August 14, 2015

The Science Of Iowa Lake Scum

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A photo of an algae bloom this summer on Green Valley Lake in Union County.

Connor Nicholas/Iowa Department of Natural Resources

A photo of an algae bloom this summer on Green Valley Lake in Union County.

The Iowa Department of Natural Resources issued two beach advisory warnings during the previous week, the DNR reported on Friday, Aug. 14, warning people to stay out of the water at two state park beaches because of high levels of microcystin. Microcystin is a toxin produced by blue-green algae blooms and can make people sick. The new advisories brought the number of microcystin warnings posted this year to 25, breaking the previous record of 24 warnings in 2013.


Only certain strains of cyanobacteria, commonly called blue-green algae, can produce toxins, although they don’t always do so.

“Scientists generally agree that the cyanobacteria evolved this ability to produce toxin either as a competitive advantage or as some sort of protection,” Mary Skopec, who heads the Iowa Department of Natural Resources beach monitoring program, said.

Mary Skopec, of the Iowa DNR's beach monitoring program, looks at a water sample from Black Hawk Lake in her lab July 30, 2015. The sample tested high, with microcystin concentrations above the advisory level of 20 micrograms per liter.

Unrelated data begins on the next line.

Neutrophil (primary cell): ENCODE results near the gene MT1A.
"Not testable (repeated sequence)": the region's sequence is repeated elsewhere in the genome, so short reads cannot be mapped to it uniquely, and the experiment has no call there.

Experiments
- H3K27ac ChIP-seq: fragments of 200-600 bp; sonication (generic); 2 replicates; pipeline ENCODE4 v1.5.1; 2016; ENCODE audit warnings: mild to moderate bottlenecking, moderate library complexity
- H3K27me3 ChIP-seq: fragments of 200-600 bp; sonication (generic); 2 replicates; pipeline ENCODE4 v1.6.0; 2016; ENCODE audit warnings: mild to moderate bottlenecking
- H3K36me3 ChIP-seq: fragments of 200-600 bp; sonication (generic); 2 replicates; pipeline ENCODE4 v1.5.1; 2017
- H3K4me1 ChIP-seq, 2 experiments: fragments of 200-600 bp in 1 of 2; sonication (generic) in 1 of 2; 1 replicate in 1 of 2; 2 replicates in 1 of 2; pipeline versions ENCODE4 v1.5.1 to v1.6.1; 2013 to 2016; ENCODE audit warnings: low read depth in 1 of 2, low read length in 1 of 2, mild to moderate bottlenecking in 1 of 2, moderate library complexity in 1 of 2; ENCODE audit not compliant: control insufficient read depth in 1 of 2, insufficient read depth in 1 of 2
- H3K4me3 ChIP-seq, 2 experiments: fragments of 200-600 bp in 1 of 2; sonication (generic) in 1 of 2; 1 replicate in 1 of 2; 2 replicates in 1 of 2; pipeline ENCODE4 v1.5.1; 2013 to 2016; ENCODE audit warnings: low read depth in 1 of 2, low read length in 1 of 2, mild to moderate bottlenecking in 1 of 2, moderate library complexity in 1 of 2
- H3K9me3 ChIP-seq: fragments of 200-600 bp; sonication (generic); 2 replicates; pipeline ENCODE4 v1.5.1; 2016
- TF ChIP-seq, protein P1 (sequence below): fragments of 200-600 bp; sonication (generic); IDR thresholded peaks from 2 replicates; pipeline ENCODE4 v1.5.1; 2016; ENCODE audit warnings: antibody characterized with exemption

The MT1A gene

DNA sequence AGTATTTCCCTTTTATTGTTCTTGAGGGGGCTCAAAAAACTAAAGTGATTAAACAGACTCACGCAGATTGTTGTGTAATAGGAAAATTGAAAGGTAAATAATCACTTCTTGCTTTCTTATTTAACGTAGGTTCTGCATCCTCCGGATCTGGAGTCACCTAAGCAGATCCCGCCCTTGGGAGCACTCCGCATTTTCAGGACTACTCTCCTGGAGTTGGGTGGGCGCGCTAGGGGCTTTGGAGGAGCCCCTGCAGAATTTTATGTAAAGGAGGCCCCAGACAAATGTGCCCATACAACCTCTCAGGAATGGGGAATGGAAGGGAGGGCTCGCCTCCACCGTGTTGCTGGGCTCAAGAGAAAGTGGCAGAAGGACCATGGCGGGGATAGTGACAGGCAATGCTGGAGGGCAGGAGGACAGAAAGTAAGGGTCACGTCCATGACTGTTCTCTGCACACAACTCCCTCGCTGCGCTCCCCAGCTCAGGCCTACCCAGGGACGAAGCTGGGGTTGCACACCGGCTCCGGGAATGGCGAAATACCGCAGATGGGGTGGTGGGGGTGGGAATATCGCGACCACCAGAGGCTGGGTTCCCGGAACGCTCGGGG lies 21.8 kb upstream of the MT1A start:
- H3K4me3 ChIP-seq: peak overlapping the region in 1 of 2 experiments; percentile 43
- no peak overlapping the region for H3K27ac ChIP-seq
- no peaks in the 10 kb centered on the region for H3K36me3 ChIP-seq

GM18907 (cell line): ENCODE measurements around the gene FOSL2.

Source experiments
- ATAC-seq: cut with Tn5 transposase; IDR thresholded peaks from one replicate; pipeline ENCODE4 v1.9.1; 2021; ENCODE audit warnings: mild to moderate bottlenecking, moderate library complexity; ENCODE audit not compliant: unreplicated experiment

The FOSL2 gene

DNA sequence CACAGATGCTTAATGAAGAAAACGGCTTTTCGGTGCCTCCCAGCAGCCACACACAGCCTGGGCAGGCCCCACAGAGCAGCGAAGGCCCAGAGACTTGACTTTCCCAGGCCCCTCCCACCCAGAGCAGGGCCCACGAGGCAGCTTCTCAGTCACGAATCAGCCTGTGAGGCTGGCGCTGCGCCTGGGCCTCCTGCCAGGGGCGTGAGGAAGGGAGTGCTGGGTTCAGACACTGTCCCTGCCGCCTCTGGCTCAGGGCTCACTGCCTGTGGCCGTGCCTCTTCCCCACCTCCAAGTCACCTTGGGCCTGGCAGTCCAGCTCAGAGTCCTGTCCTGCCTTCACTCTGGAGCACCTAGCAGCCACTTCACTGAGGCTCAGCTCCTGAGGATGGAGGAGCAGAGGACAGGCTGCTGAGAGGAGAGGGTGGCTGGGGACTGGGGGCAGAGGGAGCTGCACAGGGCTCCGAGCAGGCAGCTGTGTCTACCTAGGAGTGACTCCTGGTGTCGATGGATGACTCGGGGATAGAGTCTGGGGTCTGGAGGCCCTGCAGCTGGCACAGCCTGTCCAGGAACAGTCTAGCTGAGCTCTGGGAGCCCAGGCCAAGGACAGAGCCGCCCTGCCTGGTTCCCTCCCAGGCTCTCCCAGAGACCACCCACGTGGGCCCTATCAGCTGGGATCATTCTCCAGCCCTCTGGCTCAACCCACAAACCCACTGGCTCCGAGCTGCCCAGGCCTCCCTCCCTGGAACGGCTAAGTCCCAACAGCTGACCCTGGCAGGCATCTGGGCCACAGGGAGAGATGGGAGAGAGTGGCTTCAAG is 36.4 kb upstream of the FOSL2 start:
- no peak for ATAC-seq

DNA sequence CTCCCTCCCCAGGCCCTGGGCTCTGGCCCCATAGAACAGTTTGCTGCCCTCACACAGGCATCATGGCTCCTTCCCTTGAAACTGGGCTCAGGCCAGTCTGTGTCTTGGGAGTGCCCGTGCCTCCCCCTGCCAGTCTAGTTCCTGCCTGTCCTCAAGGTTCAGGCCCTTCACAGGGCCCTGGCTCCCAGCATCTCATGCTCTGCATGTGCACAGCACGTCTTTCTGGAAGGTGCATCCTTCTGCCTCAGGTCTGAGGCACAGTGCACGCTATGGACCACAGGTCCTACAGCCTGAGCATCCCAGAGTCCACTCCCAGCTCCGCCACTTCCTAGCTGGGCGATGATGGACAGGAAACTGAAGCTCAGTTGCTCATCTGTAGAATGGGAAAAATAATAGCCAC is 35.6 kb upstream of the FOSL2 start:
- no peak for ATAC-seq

Lauren Mills/IowaWatch

Mary Skopec, of the Iowa DNR’s beach monitoring program, looks at a water sample from Black Hawk Lake in her lab July 30, 2015. The sample tested high, with microcystin concentrations above the advisory level of 20 micrograms per liter.

“But what spurs them to do that some times and not other times is not well know.”

This means Iowa’s beach monitoring and advisory system is largely “in response mode.”

“We wait until we see a bloom, we test the bloom and then tell people. So we really want to push that envelope forward in terms of prediction. And having good confidence in that prediction,” Skopec said.

Some scientific advances, such as the use of satellite imagery by federal agencies, could help. Skopec said being able to use the data coming out of those agencies and using a model to predict bloom intensity and toxicity could help the program predict and warn people about toxin levels in real time.

Science is advancing in other ways, too, she said, which could lead to new advisory levels for microcystins and some of the other toxins produced by the cyanobacteria that are not tracked at this time.

Currently, microcystins are the only cyanotoxin used in issuing advisories and the only one the beach monitoring program tests. However, other toxins are produced by the cyanobacteria, including cylindrospermopsin, anatoxin and saxiotoxins.

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